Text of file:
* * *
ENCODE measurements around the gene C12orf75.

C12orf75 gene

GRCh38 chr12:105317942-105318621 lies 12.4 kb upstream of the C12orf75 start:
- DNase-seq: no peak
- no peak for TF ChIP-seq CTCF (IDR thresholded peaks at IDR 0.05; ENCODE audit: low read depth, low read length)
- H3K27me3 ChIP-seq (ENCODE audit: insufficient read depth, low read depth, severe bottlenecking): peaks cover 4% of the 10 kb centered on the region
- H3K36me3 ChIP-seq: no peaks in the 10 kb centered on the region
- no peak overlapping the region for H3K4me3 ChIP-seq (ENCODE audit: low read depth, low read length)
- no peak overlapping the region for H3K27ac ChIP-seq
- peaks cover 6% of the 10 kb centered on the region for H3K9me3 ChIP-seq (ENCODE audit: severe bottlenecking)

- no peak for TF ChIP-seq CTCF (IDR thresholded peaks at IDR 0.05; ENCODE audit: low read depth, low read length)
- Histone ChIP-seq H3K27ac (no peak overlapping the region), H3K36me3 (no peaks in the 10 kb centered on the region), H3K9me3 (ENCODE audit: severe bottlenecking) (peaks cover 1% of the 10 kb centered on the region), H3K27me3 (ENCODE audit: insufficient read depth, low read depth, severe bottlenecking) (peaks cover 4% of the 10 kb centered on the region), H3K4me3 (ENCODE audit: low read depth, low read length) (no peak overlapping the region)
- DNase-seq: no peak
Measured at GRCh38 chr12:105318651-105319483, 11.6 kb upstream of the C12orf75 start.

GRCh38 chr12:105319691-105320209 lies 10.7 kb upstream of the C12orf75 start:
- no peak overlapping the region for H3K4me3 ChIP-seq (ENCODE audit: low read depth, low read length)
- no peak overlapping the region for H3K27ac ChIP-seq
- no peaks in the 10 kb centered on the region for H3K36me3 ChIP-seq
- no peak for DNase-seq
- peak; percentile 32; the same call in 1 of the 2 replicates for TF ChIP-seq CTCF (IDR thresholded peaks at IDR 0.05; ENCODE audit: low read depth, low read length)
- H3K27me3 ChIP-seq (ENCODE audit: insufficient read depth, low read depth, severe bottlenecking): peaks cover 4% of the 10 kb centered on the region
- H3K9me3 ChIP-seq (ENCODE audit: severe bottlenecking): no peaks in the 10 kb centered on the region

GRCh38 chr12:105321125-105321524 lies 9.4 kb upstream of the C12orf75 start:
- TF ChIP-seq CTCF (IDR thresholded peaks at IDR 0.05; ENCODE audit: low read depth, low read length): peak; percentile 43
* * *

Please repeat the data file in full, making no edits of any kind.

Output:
ENCODE measurements around the gene C12orf75.

C12orf75 gene

GRCh38 chr12:105317942-105318621 lies 12.4 kb upstream of the C12orf75 start:
- DNase-seq: no peak
- no peak for TF ChIP-seq CTCF (IDR thresholded peaks at IDR 0.05; ENCODE audit: low read depth, low read length)
- H3K27me3 ChIP-seq (ENCODE audit: insufficient read depth, low read depth, severe bottlenecking): peaks cover 4% of the 10 kb centered on the region
- H3K36me3 ChIP-seq: no peaks in the 10 kb centered on the region
- no peak overlapping the region for H3K4me3 ChIP-seq (ENCODE audit: low read depth, low read length)
- no peak overlapping the region for H3K27ac ChIP-seq
- peaks cover 6% of the 10 kb centered on the region for H3K9me3 ChIP-seq (ENCODE audit: severe bottlenecking)

- no peak for TF ChIP-seq CTCF (IDR thresholded peaks at IDR 0.05; ENCODE audit: low read depth, low read length)
- Histone ChIP-seq H3K27ac (no peak overlapping the region), H3K36me3 (no peaks in the 10 kb centered on the region), H3K9me3 (ENCODE audit: severe bottlenecking) (peaks cover 1% of the 10 kb centered on the region), H3K27me3 (ENCODE audit: insufficient read depth, low read depth, severe bottlenecking) (peaks cover 4% of the 10 kb centered on the region), H3K4me3 (ENCODE audit: low read depth, low read length) (no peak overlapping the region)
- DNase-seq: no peak
Measured at GRCh38 chr12:105318651-105319483, 11.6 kb upstream of the C12orf75 start.

GRCh38 chr12:105319691-105320209 lies 10.7 kb upstream of the C12orf75 start:
- no peak overlapping the region for H3K4me3 ChIP-seq (ENCODE audit: low read depth, low read length)
- no peak overlapping the region for H3K27ac ChIP-seq
- no peaks in the 10 kb centered on the region for H3K36me3 ChIP-seq
- no peak for DNase-seq
- peak; percentile 32; the same call in 1 of the 2 replicates for TF ChIP-seq CTCF (IDR thresholded peaks at IDR 0.05; ENCODE audit: low read depth, low read length)
- H3K27me3 ChIP-seq (ENCODE audit: insufficient read depth, low read depth, severe bottlenecking): peaks cover 4% of the 10 kb centered on the region
- H3K9me3 ChIP-seq (ENCODE audit: severe bottlenecking): no peaks in the 10 kb centered on the region

GRCh38 chr12:105321125-105321524 lies 9.4 kb upstream of the C12orf75 start:
- TF ChIP-seq CTCF (IDR thresholded peaks at IDR 0.05; ENCODE audit: low read depth, low read length): peak; percentile 43